Saturday, December 1, 2007


I have a new addiction, and its name is Stronghold. I was introduced to the game by my brother over Thanksgiving break. It was made in 2001, and its graphics were probably state of the art at the time. Even by today's standards, they're still pretty good.

The game's concept is to build a medieval castle, and defeat your enemy. You have to make buildings to gather resources, construct walls and towers, and recruit troops. Unlike most RTS games, construction is immediate, which although not exactly realistic, it is very convenient. Most of the rest of the game however stresses realism. Unlike in games like Age of Empires, in which you spend food to get a unit, and then that unit never eats again, in Stronghold, your people need food at a constant rate. Also, the game shows just how powerful fortifications are. There is a significant for firing arrows from a height, so a small force of arches stationed on top of walls and towers can defend against a group of archers twice as large.

One of the most important aspects of the game is popularity. Your popularity determines whether civilians will want to stay and work at your castle. Civilians are necessary, because they're the one gathering resources, and they're who you recruit from if you need more soldiers. There are many factors that determine popularity. If you have a lot of food, you can give your peasants extra rations, which will make them happier. If you don't have much food, you can put them on half rations, which will make them unhappy, but will conserve what you have. Another is the tax rate, which can go from "Downright cruel taxes" to "Generous bribe". Yeah, if you're unpopular, and you have a lot of money, you can pay your peasants to work for you. I've never seen another game where tax rate can go negative. As can be expected, the higher the taxes, the more unhappy your peasants are, but the more money you get, which is necessary to recruit soldiers and build military buildings. Those are the two most important factors that affect popularity, though there are many more.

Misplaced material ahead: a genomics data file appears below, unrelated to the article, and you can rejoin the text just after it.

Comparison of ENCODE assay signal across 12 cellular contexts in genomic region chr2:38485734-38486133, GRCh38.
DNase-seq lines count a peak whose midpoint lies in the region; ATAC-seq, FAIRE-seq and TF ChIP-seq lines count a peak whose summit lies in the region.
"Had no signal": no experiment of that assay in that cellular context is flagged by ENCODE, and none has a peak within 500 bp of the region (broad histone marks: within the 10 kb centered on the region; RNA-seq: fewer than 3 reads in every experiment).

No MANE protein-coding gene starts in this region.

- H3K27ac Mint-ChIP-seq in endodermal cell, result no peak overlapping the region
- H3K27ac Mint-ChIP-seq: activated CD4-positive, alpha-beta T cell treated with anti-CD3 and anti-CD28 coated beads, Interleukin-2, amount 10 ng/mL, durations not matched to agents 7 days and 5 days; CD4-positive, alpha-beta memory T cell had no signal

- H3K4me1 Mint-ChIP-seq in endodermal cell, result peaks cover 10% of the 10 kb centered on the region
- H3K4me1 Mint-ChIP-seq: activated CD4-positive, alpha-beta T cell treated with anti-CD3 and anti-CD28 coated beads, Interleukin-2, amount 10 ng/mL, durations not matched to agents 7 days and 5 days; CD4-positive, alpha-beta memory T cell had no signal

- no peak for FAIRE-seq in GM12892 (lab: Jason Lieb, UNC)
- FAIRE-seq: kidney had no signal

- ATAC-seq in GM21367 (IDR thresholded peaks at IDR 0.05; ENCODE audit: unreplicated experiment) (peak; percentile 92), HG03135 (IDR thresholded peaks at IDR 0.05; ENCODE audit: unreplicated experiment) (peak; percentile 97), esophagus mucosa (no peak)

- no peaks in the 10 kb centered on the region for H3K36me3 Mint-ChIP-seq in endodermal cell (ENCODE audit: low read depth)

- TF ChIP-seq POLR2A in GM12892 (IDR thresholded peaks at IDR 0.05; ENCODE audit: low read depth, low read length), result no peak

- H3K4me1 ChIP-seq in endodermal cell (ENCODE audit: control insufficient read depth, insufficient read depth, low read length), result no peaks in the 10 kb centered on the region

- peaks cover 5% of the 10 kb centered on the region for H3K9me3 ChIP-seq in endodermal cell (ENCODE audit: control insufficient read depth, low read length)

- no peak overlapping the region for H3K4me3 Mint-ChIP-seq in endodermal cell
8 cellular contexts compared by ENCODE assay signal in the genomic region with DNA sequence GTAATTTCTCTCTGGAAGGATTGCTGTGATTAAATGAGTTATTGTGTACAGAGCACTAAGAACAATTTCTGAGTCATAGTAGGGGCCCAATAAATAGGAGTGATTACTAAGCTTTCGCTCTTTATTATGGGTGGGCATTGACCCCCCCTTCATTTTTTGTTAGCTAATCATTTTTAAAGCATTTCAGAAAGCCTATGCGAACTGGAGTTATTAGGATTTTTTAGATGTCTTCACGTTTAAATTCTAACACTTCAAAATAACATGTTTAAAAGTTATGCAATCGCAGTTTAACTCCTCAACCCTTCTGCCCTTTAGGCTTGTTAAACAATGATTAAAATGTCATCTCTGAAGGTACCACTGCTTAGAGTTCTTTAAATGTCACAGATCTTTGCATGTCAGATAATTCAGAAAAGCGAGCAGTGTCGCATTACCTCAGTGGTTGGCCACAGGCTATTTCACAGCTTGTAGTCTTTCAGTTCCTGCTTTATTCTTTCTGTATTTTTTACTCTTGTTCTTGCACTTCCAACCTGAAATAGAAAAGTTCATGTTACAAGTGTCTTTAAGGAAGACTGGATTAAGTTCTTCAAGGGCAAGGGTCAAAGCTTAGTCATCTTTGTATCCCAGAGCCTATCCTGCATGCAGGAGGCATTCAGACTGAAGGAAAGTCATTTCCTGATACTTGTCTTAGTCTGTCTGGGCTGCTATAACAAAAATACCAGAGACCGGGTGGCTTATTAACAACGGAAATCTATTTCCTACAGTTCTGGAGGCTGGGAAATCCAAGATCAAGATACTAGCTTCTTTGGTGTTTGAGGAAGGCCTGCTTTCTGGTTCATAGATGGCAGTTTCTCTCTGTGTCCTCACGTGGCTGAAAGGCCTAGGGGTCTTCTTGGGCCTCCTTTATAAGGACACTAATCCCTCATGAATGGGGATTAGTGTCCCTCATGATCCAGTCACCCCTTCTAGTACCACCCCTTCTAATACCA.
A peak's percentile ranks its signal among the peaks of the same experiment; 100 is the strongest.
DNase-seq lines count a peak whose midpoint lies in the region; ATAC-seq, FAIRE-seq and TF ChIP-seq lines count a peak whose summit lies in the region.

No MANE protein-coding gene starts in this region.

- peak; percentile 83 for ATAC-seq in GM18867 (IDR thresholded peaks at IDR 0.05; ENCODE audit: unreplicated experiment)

Although the game has multiplayer and scenarios, there is also a main campaign. Not unusually, but rather disappointingly, the campaign is very static. You have to win every mission, and what you do in a mission doesn't affect anything that happens later in the campaign. The plot is that a while ago, the king led a failed invasion and was captured. Then, several powerful lords rose up and divided the kingdom into their own domains. You work for a group of rebels still loyal to the king. As the game progresses, you attack and eventually defeat the various lords.

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